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Gardening and more: Edible landscapes: Think of trees when you want to grow food

TRY TO USE THE CLAW — The pawpaw is a fruit that tastes like banana custard. Pawpaw trees grow wild in Ohio and they are easy to grow here. Photo used courtesy of One Green World.
Why have trees that are merely ornamental, when you can choose trees that provide fruit and nuts, as well?

This concept is called edible landscapes, according to Fred Safford, who is in charge of trees and shrubs at Lockwood’s Greenhouses, located at 4484 Clark St. in Hamburg. This is a way to work with, rather than harm, the environment.

It is also called “permaculture,” because trees are a permanent part of your landscape. Unlike vegetable plants, such as tomatoes or zucchini that you have to plant every year, once a tree is planted, it will continue to produce food.

Here are some trees you can use, as you create an edible landscape.


You’re probably familiar with the children’s song that goes “Picking up pawpaws; put ‘em in a basket.” I sang that many times, but I never knew what the song’s subject actually was. It is the fruit of a pawpaw tree.

This fruit looks like a green, oblong ball. It is soft and pulpy and tastes like banana custard or banana crème. It has big, black seeds that are not edible.

The trees grow wild in Ohio and are easy to grow in our area. They produce an enormous amount of fruit.

The tree grows between 30 and 50 feet tall. Plant it 30 feet away from your house.

“You don’t want those pawpaws hitting your house,” Safford said.


I did not know that we can grow almonds around here, but Safford assured me that we can.

Lockwood’s will carry “Prima” and “Nikita’s pride,” which he said are very hardy. They are modified peach trees that are grown on peach rootstock. You need to have two different kinds of almond trees for good pollination.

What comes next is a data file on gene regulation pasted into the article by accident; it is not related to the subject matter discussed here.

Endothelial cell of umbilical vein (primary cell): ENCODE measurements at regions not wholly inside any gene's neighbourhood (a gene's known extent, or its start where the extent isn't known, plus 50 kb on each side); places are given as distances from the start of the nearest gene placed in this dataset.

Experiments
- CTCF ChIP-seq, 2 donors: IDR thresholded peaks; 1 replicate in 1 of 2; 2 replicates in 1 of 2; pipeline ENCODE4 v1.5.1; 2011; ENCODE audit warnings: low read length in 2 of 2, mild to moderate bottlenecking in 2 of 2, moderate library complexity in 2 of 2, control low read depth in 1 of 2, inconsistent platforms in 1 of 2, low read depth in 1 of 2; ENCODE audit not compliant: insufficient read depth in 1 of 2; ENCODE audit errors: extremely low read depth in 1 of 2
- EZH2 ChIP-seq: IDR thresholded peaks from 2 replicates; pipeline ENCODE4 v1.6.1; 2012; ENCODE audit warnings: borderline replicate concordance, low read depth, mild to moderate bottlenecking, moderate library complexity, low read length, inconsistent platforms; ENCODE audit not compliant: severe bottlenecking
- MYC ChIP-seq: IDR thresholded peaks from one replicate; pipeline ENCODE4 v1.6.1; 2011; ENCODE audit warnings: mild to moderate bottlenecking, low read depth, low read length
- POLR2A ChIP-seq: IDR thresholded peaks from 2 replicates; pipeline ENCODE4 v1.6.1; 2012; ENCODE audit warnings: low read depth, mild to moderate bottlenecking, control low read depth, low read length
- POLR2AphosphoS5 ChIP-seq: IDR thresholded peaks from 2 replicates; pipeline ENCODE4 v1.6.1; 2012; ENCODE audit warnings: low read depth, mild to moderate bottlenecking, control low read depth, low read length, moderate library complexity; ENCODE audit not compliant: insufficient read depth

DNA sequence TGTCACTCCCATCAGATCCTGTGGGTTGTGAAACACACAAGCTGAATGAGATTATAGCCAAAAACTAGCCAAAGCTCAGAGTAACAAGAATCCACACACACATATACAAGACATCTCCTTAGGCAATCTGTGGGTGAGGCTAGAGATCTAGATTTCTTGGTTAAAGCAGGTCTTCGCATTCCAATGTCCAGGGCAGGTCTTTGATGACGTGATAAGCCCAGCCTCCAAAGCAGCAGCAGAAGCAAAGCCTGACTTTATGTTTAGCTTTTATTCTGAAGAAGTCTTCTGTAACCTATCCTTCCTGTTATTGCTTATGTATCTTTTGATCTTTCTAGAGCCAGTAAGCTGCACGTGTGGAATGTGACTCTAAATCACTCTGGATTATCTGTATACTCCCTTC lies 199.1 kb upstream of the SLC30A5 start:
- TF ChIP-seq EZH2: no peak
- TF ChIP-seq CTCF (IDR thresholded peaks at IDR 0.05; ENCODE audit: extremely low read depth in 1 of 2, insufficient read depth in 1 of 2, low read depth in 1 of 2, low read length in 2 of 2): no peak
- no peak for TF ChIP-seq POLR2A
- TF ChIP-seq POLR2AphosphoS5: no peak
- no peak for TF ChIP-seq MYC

These varieties are semi-dwarf and will grow 10 – 12 feet tall. You should plant them about 15 feet away from your house.

Hardy pecans

The hardy pecan, specifically Carya illinoinensis, is typically a southern tree, but it will grow here. It is a member of the hickory family.

It will grow 30 – 40 feet tall; to make sure you do not have falling nuts hitting your house, plant it 30 feet away from any buildings.


Lockwood’s will be selling the “colossal” chestnut tree, which is a cross between Japanese and European chestnut trees. It will withstand the blight that killed so many American chestnuts. This tree yields an abundant crop.

The tree grows to 30 – 40 feet tall and spreads, so plant it 20 or 30 feet from your house.

When you think of plants that provide food, think of trees!

Connie Oswald Stofko is the publisher of, the online gardening magazine for Western New York. Email

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2014-02-27 | 13:17:26
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